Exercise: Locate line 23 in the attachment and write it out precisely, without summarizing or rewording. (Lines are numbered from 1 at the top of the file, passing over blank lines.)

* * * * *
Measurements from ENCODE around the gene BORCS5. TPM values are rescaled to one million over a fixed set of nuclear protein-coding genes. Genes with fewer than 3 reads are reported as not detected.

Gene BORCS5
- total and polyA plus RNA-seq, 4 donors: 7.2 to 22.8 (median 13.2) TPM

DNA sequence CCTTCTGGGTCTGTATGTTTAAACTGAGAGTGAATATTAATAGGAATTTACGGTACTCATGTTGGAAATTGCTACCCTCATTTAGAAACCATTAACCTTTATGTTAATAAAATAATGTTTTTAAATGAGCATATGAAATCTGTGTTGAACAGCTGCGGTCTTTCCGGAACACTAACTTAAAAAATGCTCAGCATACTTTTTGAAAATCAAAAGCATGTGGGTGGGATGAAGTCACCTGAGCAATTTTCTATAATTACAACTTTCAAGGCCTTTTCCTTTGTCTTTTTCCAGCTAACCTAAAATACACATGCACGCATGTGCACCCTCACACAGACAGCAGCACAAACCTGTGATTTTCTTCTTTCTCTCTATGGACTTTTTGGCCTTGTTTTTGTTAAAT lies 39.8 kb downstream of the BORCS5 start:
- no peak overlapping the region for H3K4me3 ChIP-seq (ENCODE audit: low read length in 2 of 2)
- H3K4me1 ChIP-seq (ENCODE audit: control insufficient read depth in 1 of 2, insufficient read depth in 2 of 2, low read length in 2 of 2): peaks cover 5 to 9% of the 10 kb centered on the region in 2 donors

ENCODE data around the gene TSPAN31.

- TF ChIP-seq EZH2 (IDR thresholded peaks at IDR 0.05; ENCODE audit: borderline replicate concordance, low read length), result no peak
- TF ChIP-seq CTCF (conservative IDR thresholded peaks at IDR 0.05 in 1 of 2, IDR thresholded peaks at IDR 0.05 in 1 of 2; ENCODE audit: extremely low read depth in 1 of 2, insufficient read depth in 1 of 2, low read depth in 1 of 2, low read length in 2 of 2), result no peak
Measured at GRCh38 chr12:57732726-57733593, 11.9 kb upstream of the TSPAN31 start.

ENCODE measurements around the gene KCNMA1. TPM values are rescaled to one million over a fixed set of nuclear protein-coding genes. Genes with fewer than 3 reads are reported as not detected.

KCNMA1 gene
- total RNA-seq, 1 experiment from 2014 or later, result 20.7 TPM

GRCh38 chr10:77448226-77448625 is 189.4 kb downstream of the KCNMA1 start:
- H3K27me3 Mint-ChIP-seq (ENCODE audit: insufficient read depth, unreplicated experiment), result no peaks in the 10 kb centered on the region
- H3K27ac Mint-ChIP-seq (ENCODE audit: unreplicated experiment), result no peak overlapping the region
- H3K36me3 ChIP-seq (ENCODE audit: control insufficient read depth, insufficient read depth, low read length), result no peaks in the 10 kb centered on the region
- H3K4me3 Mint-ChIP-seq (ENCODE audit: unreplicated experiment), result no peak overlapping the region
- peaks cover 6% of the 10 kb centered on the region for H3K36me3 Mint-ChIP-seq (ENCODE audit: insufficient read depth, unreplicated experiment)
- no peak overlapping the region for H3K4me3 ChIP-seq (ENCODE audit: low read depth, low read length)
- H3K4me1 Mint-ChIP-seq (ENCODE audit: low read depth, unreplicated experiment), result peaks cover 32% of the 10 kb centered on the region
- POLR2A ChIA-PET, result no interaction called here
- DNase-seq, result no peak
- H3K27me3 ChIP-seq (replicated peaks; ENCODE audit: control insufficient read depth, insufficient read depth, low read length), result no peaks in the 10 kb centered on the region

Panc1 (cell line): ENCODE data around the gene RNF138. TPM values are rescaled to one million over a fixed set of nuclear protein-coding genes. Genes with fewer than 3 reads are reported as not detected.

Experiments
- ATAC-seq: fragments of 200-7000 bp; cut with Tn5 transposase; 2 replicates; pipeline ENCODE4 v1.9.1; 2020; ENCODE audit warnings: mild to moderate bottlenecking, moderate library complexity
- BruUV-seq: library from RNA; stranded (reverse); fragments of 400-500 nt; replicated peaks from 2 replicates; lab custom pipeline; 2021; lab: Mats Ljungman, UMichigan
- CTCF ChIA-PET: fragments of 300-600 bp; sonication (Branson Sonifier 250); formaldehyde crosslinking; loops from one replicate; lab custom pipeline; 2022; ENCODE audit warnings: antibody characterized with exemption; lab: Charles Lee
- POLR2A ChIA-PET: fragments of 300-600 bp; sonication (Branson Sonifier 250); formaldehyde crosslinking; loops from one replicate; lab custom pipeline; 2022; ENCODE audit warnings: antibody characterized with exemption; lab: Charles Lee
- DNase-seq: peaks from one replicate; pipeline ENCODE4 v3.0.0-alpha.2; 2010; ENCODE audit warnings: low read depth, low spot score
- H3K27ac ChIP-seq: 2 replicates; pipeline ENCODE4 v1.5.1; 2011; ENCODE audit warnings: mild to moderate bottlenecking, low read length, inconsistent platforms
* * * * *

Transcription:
- DNase-seq, result no peak